Tuesday, 15 December 2015

Fun Online Polls: Most relevant measure of inequality & Charitable spending

The results to last week's Fun Online Polls were as follows:

Which is the most relevant measure of poverty or inequality?

Total income minus tax and housing costs - 66%
Total assets - 24%
Total income - 9%
Total assets excl. value of main residence - 1%

That is a pretty clear result, and surely the correct one. I can see why 'Total assets' came second, especially if you assume this to mean 'total value of land owned' i.e. the equal and opposite of 'total income minus tax and housing costs'.

And as we well know, the way to reduce this kind of poverty or inequality is not more downwards redistribution via the welfare system. That will not help those being totally f-ed over by the system, i.e. working tenants. The best way is to have less upwards redistribution via the tax system, i.e. tax output and employment a lot less and tax land values a lot more.
To this week's Fun Online Poll:

How much of their income do major UK charities actually spend on charitable causes?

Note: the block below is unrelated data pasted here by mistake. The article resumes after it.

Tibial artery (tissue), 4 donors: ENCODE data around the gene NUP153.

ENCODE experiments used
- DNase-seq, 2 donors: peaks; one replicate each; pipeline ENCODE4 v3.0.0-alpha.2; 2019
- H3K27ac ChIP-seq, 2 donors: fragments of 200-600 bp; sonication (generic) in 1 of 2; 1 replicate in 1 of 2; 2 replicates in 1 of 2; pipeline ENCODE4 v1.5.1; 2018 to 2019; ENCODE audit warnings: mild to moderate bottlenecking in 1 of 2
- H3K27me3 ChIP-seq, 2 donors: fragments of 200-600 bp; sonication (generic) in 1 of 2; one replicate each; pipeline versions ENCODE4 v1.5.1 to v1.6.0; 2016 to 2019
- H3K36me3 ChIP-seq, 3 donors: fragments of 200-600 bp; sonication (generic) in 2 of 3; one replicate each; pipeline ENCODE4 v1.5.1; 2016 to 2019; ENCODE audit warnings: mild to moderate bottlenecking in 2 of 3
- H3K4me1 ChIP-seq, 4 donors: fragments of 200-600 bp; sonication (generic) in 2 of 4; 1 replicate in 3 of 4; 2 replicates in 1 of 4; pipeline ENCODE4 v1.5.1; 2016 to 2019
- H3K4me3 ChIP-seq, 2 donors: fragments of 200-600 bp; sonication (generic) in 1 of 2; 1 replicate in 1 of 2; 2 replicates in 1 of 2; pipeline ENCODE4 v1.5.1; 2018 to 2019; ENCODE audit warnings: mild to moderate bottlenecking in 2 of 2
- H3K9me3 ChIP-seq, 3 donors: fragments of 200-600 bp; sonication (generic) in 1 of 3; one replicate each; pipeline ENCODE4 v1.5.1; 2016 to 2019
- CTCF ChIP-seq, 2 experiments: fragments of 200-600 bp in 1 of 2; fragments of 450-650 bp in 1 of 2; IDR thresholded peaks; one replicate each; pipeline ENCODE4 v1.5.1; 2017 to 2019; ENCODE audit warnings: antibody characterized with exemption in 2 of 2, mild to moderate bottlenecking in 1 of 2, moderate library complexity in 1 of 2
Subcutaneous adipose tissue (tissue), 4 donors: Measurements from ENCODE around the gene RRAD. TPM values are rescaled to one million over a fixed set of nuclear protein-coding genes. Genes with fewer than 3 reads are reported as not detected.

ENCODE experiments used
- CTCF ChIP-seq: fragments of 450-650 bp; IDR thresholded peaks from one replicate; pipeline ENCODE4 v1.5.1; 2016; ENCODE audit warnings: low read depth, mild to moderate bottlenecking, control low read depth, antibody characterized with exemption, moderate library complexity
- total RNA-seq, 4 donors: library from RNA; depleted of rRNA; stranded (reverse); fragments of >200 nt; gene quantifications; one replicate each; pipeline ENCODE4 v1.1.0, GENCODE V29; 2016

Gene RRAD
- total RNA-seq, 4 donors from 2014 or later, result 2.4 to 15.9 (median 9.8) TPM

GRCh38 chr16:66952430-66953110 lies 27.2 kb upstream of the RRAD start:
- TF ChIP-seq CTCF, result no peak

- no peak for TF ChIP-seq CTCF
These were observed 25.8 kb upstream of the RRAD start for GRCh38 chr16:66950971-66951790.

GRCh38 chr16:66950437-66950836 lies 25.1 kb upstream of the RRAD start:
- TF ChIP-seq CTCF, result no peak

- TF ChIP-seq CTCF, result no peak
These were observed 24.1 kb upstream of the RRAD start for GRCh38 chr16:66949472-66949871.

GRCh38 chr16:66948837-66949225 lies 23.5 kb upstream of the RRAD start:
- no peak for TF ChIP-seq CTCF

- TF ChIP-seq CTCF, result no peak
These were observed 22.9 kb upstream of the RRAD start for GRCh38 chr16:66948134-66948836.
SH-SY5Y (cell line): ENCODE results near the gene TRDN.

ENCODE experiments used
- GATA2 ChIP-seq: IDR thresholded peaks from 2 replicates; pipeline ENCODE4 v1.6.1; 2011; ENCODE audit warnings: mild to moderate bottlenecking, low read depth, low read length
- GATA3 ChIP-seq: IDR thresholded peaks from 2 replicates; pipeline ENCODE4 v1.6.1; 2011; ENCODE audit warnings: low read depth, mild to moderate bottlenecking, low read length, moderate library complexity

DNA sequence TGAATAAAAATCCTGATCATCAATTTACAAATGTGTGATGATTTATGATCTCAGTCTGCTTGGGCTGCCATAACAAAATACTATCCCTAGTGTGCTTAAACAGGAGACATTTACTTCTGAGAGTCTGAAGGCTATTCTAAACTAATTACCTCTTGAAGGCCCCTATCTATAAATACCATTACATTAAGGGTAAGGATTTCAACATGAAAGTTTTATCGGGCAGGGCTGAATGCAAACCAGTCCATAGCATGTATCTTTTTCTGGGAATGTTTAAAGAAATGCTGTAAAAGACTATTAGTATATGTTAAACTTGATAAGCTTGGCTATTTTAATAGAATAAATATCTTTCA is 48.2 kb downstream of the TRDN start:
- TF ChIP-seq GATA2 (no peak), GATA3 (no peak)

Vote here or use the widget in the sidebar.

Once you've cast your vote, read the surprisingly well researched article in the Daily Mail.


The Stigler said...

Some of the charities have a point about shops, but this comment is rather telling:-

"'This flawed and simplistic analysis arbitrarily defines ‘charitable activity’ to exclude campaigning and other fund raising activity."

I'd really rather that charities were banned from any sort of campaigning. If you want to campaign, you should have to set up a non-charitable organisation to do it.

And yes, the reason they've excluded fund raising is that's a cost, not a benefit. Charities don't like to tell people that chuggers take the first year of the direct debit, something like 25% of the donations.

To be honest, I'm amazed that Guide Dogs need to spend £56m. According to their website, there are 4,800 guide dog owners. That's what, £12K each? Every year? Does that sound reasonable?

James Higham said...

Interesting that assets were not seen as relevant in this by so many.